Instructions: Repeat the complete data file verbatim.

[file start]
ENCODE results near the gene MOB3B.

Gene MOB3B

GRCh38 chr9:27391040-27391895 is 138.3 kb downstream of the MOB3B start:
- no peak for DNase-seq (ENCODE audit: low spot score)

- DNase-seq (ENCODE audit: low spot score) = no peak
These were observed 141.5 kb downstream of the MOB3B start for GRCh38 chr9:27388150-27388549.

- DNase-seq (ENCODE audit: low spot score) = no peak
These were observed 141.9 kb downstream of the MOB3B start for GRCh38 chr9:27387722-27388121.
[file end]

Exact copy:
ENCODE results near the gene MOB3B.

Gene MOB3B

GRCh38 chr9:27391040-27391895 is 138.3 kb downstream of the MOB3B start:
- no peak for DNase-seq (ENCODE audit: low spot score)

- DNase-seq (ENCODE audit: low spot score) = no peak
These were observed 141.5 kb downstream of the MOB3B start for GRCh38 chr9:27388150-27388549.

- DNase-seq (ENCODE audit: low spot score) = no peak
These were observed 141.9 kb downstream of the MOB3B start for GRCh38 chr9:27387722-27388121.